So there you have it. A comic book that I haven’t read nor do I even want to read still has enough power and goodness in it to impress me. A lot of people put a lot of energy into making it the best they could and it really shows. The huge cast of characters in all the different art styles is amazing to behold. Even if you don’t want to buy a book like this it’s certainly worth looking through if you can. As a coffee table art book it really works well.
I’m back from the comic shop this week and I got eight new comics plus a hardcover collection.
Check them all out here:
This week I have yet another tale of something taking me way longer to do than I thought it would. That story seems to repeat itself quite a bit. This time it was about one of my Punk Rock comic book covers. I haven’t done one in years but the idea is to take an old comic book cover and redraw it while replacing the characters with punk rockers. For some reason that really amuses me. I think it works because punks have a wide variety of identifiable looks and costumes that make it interesting plus there is a “Punk philosophy”, if you will, that make you look at the situations on a comic book cover in a different light. I made one from an old romance comic cover and a sci-fi comic cover in the past but this time I chose a romance cover. Those are particularly interesting on their own but make them into punk rock covers and they really get a bit nuts.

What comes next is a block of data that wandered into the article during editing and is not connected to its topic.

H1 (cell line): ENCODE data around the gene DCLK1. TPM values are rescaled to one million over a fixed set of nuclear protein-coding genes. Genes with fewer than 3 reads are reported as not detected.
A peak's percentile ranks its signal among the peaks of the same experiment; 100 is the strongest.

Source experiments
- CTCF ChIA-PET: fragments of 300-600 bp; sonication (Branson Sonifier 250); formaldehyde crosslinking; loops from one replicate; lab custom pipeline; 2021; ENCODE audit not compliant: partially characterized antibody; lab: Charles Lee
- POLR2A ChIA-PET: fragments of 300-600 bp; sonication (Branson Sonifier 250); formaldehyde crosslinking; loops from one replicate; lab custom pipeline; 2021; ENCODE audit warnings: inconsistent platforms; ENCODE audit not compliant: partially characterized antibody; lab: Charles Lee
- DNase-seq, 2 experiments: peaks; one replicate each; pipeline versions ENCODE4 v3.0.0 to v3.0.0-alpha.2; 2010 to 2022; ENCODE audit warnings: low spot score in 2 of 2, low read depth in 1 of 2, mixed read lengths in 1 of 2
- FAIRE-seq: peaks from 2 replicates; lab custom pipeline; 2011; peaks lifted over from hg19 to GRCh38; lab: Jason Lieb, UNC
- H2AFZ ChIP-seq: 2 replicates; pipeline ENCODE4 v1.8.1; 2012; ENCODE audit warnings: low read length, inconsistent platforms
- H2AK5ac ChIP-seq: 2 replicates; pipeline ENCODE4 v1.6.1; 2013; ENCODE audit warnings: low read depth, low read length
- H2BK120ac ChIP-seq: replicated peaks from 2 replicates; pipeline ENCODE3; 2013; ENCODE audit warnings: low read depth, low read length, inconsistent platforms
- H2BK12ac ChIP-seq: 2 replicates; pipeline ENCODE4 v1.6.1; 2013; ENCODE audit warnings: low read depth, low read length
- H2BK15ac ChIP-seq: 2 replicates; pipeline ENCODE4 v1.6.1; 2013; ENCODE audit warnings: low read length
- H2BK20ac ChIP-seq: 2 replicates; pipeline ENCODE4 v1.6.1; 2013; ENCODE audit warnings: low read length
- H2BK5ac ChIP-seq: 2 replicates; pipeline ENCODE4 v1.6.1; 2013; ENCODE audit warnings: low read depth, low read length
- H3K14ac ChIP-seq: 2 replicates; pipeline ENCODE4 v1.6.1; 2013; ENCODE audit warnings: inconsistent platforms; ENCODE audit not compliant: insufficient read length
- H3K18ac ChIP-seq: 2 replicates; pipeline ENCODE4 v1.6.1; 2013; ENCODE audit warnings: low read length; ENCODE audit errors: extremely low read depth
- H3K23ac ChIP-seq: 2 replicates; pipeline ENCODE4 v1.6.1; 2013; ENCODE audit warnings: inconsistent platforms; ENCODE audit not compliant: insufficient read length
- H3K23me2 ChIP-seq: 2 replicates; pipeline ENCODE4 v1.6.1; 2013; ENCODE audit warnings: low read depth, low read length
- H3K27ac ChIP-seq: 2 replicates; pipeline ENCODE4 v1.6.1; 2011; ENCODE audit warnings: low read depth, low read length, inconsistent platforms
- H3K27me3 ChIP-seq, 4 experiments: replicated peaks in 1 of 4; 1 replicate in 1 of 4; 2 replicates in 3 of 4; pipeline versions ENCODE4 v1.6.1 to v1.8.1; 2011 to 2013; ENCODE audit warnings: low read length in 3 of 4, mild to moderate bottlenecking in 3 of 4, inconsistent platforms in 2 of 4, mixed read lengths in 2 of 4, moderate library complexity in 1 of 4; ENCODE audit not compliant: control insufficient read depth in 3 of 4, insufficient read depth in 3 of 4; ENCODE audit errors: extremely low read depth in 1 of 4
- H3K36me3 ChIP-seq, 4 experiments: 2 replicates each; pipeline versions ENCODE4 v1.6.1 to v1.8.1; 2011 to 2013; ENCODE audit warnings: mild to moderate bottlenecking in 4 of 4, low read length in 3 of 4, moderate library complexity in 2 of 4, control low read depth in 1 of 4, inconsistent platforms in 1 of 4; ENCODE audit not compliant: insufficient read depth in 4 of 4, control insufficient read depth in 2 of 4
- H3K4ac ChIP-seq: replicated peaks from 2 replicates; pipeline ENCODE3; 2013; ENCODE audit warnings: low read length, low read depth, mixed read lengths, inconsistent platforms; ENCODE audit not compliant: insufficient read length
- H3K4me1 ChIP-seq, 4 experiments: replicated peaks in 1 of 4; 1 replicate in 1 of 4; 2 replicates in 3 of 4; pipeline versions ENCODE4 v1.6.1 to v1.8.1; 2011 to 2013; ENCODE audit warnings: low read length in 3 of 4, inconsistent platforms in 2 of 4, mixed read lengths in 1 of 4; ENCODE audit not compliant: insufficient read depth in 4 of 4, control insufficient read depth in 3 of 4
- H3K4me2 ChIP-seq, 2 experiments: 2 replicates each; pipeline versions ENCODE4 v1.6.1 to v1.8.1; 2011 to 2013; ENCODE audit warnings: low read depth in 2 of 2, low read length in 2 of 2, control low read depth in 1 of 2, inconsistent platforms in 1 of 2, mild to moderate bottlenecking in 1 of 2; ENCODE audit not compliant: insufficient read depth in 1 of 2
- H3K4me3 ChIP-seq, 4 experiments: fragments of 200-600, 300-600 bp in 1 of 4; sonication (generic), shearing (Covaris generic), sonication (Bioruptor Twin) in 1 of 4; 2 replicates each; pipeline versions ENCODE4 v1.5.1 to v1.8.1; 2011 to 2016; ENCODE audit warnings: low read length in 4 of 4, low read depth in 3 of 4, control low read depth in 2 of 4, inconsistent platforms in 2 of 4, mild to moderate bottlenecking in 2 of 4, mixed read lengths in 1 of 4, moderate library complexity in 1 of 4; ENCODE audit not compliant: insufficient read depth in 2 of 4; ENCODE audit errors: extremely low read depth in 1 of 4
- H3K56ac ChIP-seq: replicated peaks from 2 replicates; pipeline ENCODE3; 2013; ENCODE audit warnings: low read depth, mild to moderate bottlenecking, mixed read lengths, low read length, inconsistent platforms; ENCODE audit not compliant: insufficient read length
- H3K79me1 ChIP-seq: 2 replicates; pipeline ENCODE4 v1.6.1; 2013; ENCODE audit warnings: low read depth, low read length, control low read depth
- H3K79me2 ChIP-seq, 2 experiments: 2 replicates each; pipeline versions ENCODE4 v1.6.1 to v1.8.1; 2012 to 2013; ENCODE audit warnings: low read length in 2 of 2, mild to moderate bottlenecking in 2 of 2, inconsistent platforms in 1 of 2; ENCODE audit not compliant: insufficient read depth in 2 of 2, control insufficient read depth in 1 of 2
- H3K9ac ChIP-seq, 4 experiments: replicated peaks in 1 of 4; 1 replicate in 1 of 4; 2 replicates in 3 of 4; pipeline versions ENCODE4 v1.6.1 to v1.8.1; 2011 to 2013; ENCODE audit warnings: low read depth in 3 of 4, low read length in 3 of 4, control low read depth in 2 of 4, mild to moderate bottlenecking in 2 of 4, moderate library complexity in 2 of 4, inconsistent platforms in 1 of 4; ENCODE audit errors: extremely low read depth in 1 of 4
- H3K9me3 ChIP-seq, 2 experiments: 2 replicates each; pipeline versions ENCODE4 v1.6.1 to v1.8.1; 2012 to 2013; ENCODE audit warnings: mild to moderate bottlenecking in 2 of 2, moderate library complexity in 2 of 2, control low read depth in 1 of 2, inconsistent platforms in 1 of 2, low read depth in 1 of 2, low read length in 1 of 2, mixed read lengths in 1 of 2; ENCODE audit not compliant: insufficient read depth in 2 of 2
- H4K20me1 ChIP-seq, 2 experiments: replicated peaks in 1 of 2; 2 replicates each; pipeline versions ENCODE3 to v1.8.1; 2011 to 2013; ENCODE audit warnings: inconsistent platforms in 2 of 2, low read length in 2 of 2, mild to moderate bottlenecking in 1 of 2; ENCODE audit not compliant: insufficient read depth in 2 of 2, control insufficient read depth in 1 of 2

I was lucky enough to find a cover I could use fairly quickly. I did an internet search for romance comics covers and found “Falling in Love” #64 published by DC comics popped up. Oddly enough I have searched for another to do but nothing has jumped out at me like that one did. I’d prefer to have the actual comic to work with but since I didn’t I could only use a low resolution jpeg that I found. I only rarely draw on the computer but for this I decided to draw right of top of the image in Photoshop. It wasn’t a finished drawing I was more or less doing a quick tracing of the original cover. I then decided to keep with the digital format and draw over that tracing in Photoshop. That only lasted a half an hour before I gave up on the technique. Drawing on the computer slows me down rather than speeds me up.